Apple Mint
Lavandula dentata- This lavender (Lavandula) has "dentate" or toothed leaves. It's also known as French Lavender
French or toothed lavender
Ulmus rubra- Ulmus is the genus for Elm, and rubra means red or reddishSlippery Elm does have sort of reddish bark.
Slippery Elm
Anethum graveolens- Anethum is the genus for Dill, and graveolens refers to its strong fragrance.
Trifolium pratense- This  time the  Genus also tells us about the plant. Trifoliummeans 3-leavedpratense is from the meadow. It's Red Clover
red clover

Picture courtesy of http://www.uwyo.edu/plantsciences/uwplant/forages/legume/red-clover.html
Pronunciation is sometimes an obstacle to feeling comfortable with botanical names.
No one wants to embarrass themselves in front of another. Just remember that the names are not Latin, but rather 'latinized.' Most people pronounce latinized words as they speak their own language: just by sounding out the syllables.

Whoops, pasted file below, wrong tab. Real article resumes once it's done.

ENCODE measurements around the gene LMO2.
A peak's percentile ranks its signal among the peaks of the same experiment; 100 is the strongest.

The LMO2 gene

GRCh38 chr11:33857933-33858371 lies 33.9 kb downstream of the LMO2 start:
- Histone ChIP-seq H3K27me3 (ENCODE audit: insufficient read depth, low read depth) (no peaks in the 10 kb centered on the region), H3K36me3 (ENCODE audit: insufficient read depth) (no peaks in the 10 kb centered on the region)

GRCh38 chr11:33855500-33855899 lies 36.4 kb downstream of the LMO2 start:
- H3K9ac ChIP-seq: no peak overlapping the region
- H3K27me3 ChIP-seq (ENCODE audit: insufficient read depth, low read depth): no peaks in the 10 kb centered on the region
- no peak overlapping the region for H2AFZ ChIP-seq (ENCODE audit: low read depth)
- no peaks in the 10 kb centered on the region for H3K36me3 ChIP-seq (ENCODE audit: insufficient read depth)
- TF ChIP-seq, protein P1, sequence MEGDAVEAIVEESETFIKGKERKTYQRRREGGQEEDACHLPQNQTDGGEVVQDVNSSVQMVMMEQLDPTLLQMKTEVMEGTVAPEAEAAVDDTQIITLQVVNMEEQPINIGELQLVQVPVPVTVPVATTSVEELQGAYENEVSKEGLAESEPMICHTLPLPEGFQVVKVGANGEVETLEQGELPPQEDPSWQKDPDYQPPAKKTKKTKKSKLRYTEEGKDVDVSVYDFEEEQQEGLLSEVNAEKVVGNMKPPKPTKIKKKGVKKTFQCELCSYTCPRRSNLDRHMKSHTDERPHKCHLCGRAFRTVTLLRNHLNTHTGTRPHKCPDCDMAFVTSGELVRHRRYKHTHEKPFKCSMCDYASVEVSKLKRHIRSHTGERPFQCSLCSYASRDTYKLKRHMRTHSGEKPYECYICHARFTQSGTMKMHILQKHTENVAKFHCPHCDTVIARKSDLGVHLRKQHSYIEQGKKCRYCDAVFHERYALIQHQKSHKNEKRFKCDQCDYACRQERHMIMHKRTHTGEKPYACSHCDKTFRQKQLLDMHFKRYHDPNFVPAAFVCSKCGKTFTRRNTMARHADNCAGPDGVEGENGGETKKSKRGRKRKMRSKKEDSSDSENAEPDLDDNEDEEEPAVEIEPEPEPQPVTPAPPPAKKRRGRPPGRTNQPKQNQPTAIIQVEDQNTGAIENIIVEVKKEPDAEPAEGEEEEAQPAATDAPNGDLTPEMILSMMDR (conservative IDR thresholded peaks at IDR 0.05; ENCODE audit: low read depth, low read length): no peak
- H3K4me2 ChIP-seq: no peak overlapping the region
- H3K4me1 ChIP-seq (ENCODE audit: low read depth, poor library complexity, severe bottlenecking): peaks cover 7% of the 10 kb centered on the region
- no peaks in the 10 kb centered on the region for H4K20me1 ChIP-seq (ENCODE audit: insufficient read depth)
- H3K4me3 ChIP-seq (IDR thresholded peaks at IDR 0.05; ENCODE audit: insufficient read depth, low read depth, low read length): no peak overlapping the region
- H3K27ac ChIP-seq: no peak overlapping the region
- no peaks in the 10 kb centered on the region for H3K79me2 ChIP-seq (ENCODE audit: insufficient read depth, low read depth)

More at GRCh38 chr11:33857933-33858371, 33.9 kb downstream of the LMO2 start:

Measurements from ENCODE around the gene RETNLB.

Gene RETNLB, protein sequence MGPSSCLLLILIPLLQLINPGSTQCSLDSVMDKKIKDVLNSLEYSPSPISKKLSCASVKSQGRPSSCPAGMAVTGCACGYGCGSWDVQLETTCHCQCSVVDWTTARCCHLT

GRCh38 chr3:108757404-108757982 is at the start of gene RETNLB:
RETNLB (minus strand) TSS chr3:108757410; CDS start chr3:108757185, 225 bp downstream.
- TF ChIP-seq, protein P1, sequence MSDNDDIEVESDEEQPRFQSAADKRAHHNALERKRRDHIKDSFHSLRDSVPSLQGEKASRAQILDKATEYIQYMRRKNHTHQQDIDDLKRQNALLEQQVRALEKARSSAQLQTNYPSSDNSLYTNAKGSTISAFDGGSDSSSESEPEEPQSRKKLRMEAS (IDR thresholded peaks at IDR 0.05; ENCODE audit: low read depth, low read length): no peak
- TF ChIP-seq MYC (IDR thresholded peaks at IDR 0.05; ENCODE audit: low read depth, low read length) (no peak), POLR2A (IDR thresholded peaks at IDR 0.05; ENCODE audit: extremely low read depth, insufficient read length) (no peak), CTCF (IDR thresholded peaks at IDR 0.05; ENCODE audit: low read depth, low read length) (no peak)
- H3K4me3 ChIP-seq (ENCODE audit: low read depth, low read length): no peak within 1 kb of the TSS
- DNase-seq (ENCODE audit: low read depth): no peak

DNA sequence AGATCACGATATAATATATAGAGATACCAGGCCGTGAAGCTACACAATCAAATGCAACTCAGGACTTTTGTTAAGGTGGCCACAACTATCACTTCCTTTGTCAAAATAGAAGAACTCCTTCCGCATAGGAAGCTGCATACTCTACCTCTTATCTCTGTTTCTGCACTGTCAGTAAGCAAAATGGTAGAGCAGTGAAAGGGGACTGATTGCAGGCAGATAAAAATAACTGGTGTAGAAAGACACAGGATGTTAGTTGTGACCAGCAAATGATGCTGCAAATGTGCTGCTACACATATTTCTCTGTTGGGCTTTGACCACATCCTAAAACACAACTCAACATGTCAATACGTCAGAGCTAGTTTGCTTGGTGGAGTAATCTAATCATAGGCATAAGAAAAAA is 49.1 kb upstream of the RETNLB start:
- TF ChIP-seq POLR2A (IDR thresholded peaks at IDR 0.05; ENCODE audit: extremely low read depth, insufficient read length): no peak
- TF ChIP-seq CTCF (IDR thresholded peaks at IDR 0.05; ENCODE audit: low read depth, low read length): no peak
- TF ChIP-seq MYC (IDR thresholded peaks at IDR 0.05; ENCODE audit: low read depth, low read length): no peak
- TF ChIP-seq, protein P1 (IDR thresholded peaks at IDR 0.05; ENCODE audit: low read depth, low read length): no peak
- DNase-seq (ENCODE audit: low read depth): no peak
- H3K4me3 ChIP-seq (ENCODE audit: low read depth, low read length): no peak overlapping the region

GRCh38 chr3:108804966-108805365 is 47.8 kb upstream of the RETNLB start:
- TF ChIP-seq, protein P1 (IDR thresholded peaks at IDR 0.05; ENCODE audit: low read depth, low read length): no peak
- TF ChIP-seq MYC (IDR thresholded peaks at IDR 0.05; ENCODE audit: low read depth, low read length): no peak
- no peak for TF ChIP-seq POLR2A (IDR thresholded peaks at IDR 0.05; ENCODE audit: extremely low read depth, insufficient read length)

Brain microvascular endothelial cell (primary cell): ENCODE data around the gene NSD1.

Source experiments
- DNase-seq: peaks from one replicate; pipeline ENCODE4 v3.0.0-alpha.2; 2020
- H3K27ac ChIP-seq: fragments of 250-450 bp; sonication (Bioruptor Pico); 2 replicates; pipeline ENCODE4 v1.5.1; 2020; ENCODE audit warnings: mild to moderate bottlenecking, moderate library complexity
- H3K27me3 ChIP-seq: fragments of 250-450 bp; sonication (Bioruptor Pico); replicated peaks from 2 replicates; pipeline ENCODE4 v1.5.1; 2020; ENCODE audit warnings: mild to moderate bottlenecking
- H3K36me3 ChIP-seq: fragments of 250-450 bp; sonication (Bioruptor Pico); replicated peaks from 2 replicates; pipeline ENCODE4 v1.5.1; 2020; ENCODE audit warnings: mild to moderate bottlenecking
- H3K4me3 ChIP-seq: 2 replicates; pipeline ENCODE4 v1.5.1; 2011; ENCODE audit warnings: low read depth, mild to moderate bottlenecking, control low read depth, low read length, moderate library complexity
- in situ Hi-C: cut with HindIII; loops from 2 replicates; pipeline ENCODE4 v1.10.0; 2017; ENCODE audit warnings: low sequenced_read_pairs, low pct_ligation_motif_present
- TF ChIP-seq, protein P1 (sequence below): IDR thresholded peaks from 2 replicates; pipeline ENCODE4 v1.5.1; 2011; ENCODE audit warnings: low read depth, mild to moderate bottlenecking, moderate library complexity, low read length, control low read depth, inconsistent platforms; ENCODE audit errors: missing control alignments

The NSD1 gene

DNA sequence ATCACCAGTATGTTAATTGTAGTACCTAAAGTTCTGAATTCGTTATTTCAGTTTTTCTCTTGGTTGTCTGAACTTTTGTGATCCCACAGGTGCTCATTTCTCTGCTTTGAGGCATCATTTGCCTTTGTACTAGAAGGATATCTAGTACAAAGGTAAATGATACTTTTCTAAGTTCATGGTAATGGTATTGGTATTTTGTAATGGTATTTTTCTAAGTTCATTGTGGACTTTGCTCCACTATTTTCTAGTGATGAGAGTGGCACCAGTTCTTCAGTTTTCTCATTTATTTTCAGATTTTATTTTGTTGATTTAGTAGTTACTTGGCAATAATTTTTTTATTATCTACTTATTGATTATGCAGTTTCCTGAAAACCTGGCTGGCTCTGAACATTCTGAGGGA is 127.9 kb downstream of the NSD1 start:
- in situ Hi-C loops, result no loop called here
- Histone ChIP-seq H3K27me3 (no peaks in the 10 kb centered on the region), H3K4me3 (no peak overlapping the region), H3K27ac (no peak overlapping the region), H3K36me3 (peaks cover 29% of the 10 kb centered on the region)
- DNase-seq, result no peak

For more on pronounciation of the botanical names of plants, please go here.

When you learn a little bit about the world of the botanical names of plants, you learn a lot about their characteristics, behavior, time of bloom, leaf markings and more. Don't be afraid of the botanical names of your plants. Learn to read them and know you're learning more about the herbs and plants we love.
For more information about the botanical names of plants, there is a book called A Gardener's Latin from the Editors of Country Living Gardener Magazine. 

Book Cover- A Gardener's Latin
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A book is a version of the world. If you do not like it, ignore it; or offer your own version in return.
-Salman Rushdie, writer (b. 1947) 

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Until Next Time,
Good Growing to You,
Cindy Meredith, proprietor
The Herb Cottage
442 CR 233
Hallettsville, TX 77964
phone & fax: 979-562-2153, cell: 361-258-1192
email: cindy@theherbcottage.com
Visit Cindy's Blog at http://theherbcottage.blogspot.com/